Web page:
The Real Abiquiu – Review
Countless times we have “driven through” Abiquiu, New Mexico, on highway 84. Either heading to the lake or up to Chama, but never had we visited the “real” Abiquiu. Not until our most recent trip to actually camp at Riana Campground at Abiquiu Lake, where the camp hosts told us about the “real” village of Abiquiu.
Topping a small hill just above the Abiquiu Post Office on 84, up a bumpy dirt road, lies the old Abiquiu. Most adjectives that come to mind are so over-used that it is difficult to describe not only the visuals but the feel of this time-forgotten adobe sanctuary. A peace floods the soul when standing in the small, but near-overwhelming-in-a-way, tiny community.
Central to the village is the Catholic Church of Santo Tomas El Apostle, founded in 1740. Quietly standing vigil in the now nearly empty community, its beauty and charm have not forsaken it. Creamy sand adobe captures the eye with a focal point on the heavy, rustic, wooden doors and balcony. Surrounded by an adobe wall with an entrance through a wrought iron gate, the church stands in serene seclusion, as if to say, “I am still here.”
Just to the right of the gate is a small garden with native landscaping, benches of slab rock, memorials to some of the life-long and dedicated church leaders who spent their lives there in leadership, and an almost life-size statue of Christ, arms out-spread, welcoming all from the daily resident to the weary traveler. A peaceful silence overwhelms and radiates outward from within the heavenly little garden.
Just next door, the Parish home is flooded with blooming roses trailing the beautiful old adobe exterior.
Panning the small circular boundary of the inner village, remnants of a past Abiquiu still remain in notches here and there. An old sign on one building identifies what may have been a bar or café, The Pinon; others are boarded up, some tumbling down and some still in use as open art galleries. Villager’s home are scattered among the inner town buildings and they go about their day-to-day business walking about, working in their gardens, and following their usual routines as we reverently tip-toe through their ancestral village.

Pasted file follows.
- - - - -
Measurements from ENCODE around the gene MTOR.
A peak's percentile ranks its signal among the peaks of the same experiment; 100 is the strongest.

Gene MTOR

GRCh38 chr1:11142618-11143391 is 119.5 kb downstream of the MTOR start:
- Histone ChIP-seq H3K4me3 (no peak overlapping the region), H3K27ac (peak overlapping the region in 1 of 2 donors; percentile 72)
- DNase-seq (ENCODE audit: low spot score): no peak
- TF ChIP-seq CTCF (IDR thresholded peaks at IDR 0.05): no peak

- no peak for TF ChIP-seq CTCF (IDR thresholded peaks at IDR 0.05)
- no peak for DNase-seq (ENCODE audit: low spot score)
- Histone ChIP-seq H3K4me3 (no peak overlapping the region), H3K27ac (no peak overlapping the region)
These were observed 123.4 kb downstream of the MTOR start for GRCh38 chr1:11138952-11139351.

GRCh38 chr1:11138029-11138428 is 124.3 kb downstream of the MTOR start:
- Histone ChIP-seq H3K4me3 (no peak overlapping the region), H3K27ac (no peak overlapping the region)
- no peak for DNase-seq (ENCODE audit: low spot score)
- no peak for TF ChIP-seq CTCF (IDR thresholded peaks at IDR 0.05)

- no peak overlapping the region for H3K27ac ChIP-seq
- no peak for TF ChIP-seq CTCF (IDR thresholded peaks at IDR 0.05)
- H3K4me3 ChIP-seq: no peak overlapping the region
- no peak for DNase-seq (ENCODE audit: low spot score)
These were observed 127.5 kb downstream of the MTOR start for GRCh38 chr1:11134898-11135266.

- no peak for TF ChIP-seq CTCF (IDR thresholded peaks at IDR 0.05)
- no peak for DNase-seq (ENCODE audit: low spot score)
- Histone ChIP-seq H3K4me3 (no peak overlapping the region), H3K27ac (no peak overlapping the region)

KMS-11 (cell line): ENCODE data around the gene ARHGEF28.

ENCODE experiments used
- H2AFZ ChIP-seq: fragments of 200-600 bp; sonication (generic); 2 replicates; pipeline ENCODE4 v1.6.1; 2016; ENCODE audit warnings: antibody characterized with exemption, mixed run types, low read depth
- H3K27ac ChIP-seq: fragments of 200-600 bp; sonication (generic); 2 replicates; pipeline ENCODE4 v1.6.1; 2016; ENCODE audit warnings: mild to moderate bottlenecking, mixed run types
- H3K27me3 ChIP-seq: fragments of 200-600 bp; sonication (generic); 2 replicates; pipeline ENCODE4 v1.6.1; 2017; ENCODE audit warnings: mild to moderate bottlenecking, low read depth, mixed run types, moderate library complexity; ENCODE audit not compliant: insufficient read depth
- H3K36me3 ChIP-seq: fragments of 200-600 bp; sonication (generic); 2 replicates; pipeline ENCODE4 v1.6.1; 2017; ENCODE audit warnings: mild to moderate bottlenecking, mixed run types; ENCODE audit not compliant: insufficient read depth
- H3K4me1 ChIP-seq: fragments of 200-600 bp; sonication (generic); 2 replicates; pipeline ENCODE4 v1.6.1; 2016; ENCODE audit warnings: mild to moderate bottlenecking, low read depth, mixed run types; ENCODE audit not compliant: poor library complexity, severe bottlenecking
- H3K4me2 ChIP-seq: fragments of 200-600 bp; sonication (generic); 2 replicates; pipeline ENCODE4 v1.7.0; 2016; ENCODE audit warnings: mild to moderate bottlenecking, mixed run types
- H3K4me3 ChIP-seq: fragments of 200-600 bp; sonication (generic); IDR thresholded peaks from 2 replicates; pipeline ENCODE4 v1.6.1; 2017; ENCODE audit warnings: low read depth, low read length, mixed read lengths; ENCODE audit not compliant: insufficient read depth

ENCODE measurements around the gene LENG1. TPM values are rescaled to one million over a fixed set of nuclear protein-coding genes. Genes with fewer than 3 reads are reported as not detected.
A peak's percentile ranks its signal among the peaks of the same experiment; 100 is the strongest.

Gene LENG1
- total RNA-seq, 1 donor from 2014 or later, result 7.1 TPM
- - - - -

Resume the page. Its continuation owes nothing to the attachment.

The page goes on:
The most well-known landmark of course is the home of New Mexico artist Georgia O’Keeffe. Just east, off the main road up to the village, completely surrounded by an adobe wall, lush and thick with trees and vegetation, is the artist’s still-immaculately cared-for adobe home which is now run by the Georgia O’Keeffe Museum (located in Santa Fe). The home, which O’Keeffe purchased in 1945, is available for tours via reservation in advance. According to the O’Keeffe Museum, “The 5,000-square-foot Spanish Colonial-era Abiquiu compound was in ruins in 1945, and for the next four years, O’Keeffe supervised its restoration, which was carried out by her friend, Maria Chabot. She moved from New York to make New Mexico her permanent home in 1949, and lived either at the Abiquiu or Ghost Ranch houses until 1984, when she moved to Santa Fe.” For information on taking a tour of the home go to www.okeeffemuseum.org/her-houses.html
The O’Keeffe home, Santa Tomas, the village buildings, all combine to make a quick stopover into a refreshing haven with an atmosphere of true New Mexico. This near-forgotten village is one of New Mexico’s best-kept gems, authentic and rural, relaying the life of the Spanish settlers and their descendants. Go there, but go there quietly and you will hear the peace of the village spirit within.
Note: If you would like to spend some time in the area, nearby Espanola to the southeast, offers a wide range of accommodations and is an ideal base for a day trip. In Abiquiu, The Abiquiu Inn offers lovely rooms in traditional style, while camping is available at the Riana Campground at the nearby Abiquiu Lake.